Makana’s New Clean Packaging Reflects Clean Ingredients
Makana has stripped packaging down to its essence.
Just like there’s no excess inside the brand’s products — its candles contain 100% soy wax, lead-free cotton wicks and phthalate-free essential oil fragrances — there’s no excess on their outsides. After a rebrand, gone are colors and Makana’s stylized logo. Gone are decorative leaves and metal caps.
“What a person really needs to know is who makes it, what it is and what’s the scent. On the back, there are brief details about how they’re made, what the ingredients are, what they don’t have and the burn time,” says Romely Levezow, who founded Makana with her husband Josh. “That’s it. There’s no extra fluff. We want to be totally transparent.”
Makana has evolved its packaging considerably. With no experience in consumer goods prior to introducing the brand in 2009, Levezow, a former paralegal, started selling candles with an aesthetic she describes as lacking cohesion. Makana previously featured a rabbit logo to underscore the Levezows love for animals and overt Hawaiian references. Makana means gift in Hawaiian.
“We were trying to find a look that conveyed it was green and also sophisticated,” says Levezow. “At a trade show, there was a rep that wanted to carry us, but she wanted to see the line first. When she looked at the packaging, she said, ‘This will never amount to anything.’ We were really low, but we bounced back and said, ‘Let’s study this.’”
The packaging prior to the latest black-and-white makeover wasn’t overly splashy, but its soft hues and leaf patterns were too beachy for many retailers. “Some people didn’t want to go into our trade show booth because they assumed that the brand wasn’t going to work for them,” says Levezow. “That’s why we cleaned everything up. I hope that people pay attention beyond the exterior. The ingredients are excellent. They’re clean and perform well.”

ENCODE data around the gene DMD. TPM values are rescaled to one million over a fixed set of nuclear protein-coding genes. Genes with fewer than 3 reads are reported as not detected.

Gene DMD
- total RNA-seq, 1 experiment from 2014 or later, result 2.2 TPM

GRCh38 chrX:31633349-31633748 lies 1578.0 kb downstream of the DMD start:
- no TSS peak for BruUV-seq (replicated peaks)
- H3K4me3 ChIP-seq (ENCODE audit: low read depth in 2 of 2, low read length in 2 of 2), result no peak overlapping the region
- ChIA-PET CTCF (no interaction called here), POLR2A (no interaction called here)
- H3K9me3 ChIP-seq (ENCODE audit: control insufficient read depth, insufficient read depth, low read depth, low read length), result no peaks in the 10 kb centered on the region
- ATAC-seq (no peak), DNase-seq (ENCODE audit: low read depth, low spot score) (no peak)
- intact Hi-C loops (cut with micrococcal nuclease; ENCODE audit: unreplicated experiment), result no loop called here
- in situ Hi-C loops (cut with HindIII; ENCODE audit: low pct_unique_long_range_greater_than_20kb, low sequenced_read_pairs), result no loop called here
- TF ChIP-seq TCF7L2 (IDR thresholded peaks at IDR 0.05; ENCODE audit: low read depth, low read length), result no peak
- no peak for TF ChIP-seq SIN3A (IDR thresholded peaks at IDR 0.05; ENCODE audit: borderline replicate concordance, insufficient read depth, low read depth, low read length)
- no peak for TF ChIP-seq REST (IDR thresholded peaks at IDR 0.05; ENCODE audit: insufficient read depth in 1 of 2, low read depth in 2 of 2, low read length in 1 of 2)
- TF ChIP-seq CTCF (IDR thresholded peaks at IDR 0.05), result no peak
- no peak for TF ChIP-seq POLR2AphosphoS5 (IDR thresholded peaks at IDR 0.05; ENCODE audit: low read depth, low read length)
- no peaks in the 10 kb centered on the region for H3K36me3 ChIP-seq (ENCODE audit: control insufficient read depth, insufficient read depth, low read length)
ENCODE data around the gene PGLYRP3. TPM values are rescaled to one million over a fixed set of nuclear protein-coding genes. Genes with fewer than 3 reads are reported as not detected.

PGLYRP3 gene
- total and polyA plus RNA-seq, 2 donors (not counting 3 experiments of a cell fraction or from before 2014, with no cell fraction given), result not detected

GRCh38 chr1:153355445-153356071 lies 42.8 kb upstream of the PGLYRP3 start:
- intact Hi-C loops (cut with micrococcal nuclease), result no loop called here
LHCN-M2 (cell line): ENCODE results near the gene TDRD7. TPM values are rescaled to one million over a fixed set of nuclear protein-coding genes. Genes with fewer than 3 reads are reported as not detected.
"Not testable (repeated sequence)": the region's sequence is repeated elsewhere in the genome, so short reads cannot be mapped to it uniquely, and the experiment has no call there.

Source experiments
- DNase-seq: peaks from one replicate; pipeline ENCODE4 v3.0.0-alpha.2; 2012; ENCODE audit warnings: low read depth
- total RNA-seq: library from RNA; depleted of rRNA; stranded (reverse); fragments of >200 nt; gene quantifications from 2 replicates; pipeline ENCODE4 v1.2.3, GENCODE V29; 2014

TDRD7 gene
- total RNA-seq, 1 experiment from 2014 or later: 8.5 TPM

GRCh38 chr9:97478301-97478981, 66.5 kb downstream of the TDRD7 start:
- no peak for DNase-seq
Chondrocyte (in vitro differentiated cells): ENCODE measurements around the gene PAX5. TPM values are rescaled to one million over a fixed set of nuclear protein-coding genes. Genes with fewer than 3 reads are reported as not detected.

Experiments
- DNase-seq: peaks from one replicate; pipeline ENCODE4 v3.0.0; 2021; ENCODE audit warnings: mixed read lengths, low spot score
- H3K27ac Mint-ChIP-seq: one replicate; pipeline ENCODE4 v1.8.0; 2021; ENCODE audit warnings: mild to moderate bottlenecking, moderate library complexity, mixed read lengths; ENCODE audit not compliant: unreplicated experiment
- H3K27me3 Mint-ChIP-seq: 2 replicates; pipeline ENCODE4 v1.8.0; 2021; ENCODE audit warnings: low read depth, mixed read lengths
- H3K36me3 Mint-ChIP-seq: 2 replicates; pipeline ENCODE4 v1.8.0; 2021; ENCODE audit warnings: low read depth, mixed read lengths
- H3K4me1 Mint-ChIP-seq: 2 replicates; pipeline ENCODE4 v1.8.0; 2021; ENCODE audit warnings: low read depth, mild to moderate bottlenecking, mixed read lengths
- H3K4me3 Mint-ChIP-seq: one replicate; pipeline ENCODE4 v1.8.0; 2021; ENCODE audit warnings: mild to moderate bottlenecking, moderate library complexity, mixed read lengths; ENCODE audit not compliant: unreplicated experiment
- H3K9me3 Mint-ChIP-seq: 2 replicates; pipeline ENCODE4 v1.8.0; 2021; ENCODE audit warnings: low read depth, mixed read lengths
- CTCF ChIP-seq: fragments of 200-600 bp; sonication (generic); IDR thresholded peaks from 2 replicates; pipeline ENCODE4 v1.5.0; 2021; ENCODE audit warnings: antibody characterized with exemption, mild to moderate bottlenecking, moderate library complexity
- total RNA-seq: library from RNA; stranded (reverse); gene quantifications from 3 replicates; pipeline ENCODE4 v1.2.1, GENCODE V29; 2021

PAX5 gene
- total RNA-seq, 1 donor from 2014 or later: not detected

Makana aims to grow distribution with natural beauty retailers. Today, its products are available in about 500 resort, spa, boutique and Whole Foods doors. As it has spread, Makana has ramped up its production capacity. “Before we did runs of 100 pounds of candles and, now, we’re doing 500 to 700 pounds of wax or more,” details Levezow. The candles remain hand-poured in small batches.
Makana’s target customers are 25- to 60-year-olds gravitating to natural products. “They truly want to live a healthy lifestyle. They don’t want to burn any candle simply to burn it and aren’t only looking at price points,” says Levezow. “Our customer is well-educated about the types of ingredients that are best.”
Levezow’s path to Makana was paved by her own healthy choices. A cancer scare following a routine doctor’s visit motivated her to reevaluate the products she was purchasing, including candles. She learned candles were touted as vegetable- or soy-based even though soy or vegetable contents accounted for as little as 5% to 10% of their bases. The primary ingredient was often petroleum-derived paraffin.
“I was an avid DIYer. I started playing around with waxes and creating my own candles, not only to have a better product in my home and give as a gift, but also as a therapeutic remedy because it was a scary time for me,” says Levezow. “That’s when Etsy was becoming popular, and I put my stuff on Etsy. We got contacted by stores and thought, ‘Maybe we should make this a business and sell in stores.’ We didn’t know anything about branding.”
Today, Josh Levezow oversees the design direction of Makana while Romely Levezow handles product development. She’s adept at creating fragrances with unusual blends such as Makana’s new amber tarragon offering that couples woody and fresh notes. Bestselling fragrances are tea leaf and pikake jasmine. The brand sells botanical body bars and diffusers in addition to candles. Prices range from $10 to $40.
The experience of burning a Makana candle is different than the experience of burning conventional candles. “Many candles are overwhelmingly scented and either they don’t use premium fragrance oils or they have a lot of phthalates to help with the scent throw. We don’t have that, so it’s more of a gentle scent,” says Levezow. “It’s not that ours doesn’t have a strong throw, but it’s not cloying.”
She shares that early reactions to Makana’s packaging changes have been positive. “We launched the new look at Indie Beauty Expo in Los Angeles, and the response was overwhelming,” says Levezow. “Stores that would have never stopped by before because they called us too tropical or too kitschy now love the look.”
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